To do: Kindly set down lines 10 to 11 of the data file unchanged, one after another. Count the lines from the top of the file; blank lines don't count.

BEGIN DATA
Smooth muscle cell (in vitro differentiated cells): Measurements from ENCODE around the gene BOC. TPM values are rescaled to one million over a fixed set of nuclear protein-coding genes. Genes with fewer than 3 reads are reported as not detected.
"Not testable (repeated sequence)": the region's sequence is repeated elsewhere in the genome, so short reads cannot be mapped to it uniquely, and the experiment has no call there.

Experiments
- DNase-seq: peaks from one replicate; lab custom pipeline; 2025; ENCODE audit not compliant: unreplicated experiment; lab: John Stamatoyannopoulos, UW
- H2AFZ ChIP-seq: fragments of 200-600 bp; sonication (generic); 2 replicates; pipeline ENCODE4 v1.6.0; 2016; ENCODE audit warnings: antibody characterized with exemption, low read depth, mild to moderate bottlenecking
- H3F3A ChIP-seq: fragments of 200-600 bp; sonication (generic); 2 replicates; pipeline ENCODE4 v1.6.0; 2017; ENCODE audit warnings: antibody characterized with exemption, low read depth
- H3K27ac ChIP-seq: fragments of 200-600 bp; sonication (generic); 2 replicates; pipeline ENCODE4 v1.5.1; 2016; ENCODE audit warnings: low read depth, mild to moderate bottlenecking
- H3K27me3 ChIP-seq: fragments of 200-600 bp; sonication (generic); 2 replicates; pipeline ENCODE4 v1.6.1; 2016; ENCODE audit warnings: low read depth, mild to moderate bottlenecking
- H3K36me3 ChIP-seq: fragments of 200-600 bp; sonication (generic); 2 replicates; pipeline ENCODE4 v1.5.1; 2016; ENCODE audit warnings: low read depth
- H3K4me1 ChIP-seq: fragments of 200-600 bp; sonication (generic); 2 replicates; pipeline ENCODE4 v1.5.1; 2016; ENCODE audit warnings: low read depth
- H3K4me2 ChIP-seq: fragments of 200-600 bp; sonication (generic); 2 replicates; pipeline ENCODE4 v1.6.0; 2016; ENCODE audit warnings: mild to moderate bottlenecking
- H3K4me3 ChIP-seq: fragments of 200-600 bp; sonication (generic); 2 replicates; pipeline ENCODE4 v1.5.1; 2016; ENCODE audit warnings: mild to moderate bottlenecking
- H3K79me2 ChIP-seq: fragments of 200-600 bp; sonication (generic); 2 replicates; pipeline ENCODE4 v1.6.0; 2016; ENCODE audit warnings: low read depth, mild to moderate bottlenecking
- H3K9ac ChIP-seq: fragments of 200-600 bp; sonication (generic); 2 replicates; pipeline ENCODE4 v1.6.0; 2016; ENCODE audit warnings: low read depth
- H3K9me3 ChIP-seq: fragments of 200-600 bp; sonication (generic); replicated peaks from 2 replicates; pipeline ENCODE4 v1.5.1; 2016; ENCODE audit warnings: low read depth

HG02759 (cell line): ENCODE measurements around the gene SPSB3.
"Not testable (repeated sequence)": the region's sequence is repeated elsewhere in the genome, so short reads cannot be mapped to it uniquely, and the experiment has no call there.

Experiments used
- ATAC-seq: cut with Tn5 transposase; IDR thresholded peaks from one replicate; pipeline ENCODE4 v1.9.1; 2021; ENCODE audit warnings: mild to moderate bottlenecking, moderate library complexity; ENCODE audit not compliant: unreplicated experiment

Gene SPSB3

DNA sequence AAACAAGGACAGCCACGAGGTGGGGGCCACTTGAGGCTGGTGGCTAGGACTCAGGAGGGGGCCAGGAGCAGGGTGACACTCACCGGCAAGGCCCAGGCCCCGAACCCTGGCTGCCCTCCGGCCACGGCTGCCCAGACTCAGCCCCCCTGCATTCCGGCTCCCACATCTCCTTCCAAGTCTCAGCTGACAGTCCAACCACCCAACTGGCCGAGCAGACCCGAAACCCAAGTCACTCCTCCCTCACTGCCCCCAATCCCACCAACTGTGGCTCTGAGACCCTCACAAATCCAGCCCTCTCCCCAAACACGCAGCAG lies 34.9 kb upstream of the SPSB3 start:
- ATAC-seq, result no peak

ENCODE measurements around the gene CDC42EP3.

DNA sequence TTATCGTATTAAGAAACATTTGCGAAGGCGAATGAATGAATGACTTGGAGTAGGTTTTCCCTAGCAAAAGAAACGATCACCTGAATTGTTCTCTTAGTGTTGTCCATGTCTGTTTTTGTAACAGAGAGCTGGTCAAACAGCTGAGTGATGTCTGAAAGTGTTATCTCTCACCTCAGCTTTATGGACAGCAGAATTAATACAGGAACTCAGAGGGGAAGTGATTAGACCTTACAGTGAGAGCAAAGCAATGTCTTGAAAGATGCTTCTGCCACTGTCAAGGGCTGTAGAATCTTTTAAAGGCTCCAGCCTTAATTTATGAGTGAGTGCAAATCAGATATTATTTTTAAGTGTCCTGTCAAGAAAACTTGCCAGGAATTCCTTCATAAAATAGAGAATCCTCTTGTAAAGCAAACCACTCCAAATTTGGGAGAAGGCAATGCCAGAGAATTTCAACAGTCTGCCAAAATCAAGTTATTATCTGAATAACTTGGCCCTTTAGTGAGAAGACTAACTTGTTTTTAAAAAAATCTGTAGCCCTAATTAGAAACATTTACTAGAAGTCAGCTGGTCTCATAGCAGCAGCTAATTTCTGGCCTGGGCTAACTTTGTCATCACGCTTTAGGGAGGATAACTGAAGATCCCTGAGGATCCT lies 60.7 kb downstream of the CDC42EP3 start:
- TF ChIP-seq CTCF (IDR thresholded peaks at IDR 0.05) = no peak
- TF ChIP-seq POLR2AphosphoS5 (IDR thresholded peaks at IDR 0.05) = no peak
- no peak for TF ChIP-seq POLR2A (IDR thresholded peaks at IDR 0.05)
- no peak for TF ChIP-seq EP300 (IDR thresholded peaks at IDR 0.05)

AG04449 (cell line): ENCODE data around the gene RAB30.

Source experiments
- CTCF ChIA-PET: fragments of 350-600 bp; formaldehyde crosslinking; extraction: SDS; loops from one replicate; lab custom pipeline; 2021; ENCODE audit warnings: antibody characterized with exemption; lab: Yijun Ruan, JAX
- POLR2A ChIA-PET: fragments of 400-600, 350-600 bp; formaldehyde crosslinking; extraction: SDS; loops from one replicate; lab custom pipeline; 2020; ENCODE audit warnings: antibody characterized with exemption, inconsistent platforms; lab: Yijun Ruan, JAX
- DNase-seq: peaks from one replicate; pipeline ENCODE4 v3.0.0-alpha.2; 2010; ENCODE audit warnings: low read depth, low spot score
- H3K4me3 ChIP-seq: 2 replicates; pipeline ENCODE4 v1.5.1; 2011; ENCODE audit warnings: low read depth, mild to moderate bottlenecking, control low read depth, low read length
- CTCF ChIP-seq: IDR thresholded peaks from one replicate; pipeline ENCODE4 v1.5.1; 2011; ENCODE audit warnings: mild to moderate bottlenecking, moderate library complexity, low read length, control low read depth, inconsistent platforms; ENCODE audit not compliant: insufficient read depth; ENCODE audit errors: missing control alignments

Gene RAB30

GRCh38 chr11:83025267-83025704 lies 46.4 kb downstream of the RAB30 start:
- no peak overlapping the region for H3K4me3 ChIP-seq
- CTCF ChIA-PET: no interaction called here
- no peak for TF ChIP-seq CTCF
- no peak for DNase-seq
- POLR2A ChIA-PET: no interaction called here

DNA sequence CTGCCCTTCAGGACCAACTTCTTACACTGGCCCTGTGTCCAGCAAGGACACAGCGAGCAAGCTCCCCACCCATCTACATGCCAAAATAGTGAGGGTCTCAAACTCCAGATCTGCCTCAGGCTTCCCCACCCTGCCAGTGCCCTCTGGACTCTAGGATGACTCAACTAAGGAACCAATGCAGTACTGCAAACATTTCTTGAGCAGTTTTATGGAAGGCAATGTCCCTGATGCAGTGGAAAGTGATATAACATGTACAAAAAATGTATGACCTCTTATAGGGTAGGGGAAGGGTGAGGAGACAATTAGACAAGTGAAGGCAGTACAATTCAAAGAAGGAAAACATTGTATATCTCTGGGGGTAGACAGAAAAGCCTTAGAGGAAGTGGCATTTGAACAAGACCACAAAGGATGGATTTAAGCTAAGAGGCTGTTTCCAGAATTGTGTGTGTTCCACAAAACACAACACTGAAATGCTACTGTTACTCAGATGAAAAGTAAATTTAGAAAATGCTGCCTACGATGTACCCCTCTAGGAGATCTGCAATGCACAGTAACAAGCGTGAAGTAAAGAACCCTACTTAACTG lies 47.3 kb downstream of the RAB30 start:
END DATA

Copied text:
- H3K4me1 ChIP-seq: fragments of 200-600 bp; sonication (generic); 2 replicates; pipeline ENCODE4 v1.5.1; 2016; ENCODE audit warnings: low read depth
- H3K4me2 ChIP-seq: fragments of 200-600 bp; sonication (generic); 2 replicates; pipeline ENCODE4 v1.6.0; 2016; ENCODE audit warnings: mild to moderate bottlenecking